The high body mounting point for spring/shock loads is quite compatible with unibody structural design, so I doubt they'll change it for car models. The pickup truck, though, will likely have a different structure, with different spring/shock mounting... but it's all speculation at this point.IMO, the Tesla strut suspension sucks. As Brian points out, the load point is way high. It'll be interesting to see if and how they ditch this with Roadster II, and even the pickup truck (if it actually is a truck vs an electrified Honda Ridgeline).
Damien couldn't make the Tesla drive unit work with the BMW 850 suspension, so he ripped it out and downgraded to an older BMW semi-trailing arm suspension... the only type that typically fits easily with the Tesla drive unit; the tendency for Tesla-powered conversions to be older Porsches and BMWs is not just by coincidence. The K1 Attack suspension (presumably from the front of an old Accord, but they also offer an MR2 version which uses the donor's rear McPherson struts) is not semi-trailing arm, is designed specifically to work with a transverse engine ahead of the axle line, and will not easily work with the Tesla drive unit.Why have the Tesla subframe at all -- seems to me like it's a lot easier to just mount the drive unit itself (IIRC Damian, a <gasp> Youtuber, did that with his BMW), and run your axles to something with a more sane and/or conventional geometry?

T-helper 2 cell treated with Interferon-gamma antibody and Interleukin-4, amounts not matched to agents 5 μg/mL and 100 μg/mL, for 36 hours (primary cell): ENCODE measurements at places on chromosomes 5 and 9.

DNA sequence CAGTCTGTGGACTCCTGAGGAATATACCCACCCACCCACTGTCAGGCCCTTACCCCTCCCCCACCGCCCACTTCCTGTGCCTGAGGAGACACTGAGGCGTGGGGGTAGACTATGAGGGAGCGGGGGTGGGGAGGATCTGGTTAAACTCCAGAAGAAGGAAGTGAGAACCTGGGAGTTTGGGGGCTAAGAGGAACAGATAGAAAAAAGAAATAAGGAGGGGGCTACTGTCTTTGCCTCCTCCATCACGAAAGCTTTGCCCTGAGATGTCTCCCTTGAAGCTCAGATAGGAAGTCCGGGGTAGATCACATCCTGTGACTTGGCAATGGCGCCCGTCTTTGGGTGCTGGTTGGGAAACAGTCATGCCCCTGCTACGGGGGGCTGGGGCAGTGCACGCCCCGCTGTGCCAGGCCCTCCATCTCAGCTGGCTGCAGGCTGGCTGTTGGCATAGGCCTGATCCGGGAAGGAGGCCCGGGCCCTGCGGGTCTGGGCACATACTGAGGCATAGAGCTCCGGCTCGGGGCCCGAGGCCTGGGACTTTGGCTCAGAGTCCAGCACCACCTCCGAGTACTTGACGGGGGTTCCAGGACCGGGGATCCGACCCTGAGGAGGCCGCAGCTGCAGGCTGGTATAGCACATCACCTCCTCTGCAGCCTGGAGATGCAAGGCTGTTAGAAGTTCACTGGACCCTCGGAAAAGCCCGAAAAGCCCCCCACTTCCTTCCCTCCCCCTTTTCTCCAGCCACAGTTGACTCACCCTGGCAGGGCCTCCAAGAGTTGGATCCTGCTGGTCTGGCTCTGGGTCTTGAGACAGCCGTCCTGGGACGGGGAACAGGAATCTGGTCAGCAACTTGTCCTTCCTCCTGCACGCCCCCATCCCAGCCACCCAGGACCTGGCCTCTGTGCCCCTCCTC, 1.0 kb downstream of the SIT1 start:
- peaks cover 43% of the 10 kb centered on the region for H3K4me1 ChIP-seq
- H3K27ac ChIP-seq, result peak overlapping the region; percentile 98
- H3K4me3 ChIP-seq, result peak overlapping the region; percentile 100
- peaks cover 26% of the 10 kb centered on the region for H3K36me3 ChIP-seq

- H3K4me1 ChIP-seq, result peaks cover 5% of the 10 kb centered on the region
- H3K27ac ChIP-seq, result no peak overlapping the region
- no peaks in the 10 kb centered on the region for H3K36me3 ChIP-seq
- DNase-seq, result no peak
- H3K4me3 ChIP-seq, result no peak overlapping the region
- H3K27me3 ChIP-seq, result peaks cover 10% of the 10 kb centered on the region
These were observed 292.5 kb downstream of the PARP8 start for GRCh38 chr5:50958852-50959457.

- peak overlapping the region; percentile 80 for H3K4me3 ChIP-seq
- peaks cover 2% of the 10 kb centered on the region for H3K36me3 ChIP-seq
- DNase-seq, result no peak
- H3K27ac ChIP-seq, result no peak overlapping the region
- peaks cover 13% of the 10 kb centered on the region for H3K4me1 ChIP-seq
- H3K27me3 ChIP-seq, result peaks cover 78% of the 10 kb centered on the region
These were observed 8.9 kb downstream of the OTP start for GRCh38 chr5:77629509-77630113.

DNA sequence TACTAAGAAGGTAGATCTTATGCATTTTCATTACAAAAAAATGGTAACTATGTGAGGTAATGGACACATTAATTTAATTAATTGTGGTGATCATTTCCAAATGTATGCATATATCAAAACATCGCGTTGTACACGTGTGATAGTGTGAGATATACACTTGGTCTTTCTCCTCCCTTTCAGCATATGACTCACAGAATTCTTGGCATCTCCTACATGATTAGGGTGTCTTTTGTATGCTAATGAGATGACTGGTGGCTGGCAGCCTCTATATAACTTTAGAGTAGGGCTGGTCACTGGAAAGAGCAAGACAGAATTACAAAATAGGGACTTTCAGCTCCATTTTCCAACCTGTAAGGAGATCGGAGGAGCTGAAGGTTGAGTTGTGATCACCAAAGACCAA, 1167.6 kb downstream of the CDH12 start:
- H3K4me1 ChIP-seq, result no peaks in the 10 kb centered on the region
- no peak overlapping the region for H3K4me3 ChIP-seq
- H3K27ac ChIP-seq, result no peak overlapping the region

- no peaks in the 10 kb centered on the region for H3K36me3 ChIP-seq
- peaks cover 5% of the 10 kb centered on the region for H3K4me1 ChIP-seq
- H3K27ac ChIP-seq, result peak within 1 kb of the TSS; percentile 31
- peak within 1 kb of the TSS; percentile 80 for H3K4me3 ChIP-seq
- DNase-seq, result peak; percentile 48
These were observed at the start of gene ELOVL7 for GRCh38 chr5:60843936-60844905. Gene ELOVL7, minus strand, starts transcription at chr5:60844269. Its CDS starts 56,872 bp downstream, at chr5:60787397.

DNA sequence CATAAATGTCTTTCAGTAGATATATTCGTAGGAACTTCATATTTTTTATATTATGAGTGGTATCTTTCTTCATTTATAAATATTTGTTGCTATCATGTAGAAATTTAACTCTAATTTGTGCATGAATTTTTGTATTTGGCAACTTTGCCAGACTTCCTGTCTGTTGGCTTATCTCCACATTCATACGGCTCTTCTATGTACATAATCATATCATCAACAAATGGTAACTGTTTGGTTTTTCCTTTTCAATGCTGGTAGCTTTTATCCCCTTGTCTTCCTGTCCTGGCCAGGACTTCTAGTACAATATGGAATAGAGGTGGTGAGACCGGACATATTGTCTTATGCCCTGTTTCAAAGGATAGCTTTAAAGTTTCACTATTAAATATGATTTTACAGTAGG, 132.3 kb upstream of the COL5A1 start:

The Tesla Model S/X rear suspension geometry is entirely sane and quite conventional. It is not a McPherson strut; it is a multilink design, of the "integral link" type also used by Ford and Jaguar. The spring/shock unit's lower end mounts directly to the hub carrier, providing a desirable 1:1 motion ratio, but it connects though only a single bushing so it does not control the suspension geometry at all (unlike a McPherson strut with its rigid lower mounting to the hub carrier, so it controls caster and camber). Both the 1:1 motion ratio (at the rear) and the mounting of springs and shocks to the body rather than the subframe (at both ends) are characteristics shared with the current Mazda MX-5 (Miata). Edmumds has a good "walkaround" tour of the Tesla suspension.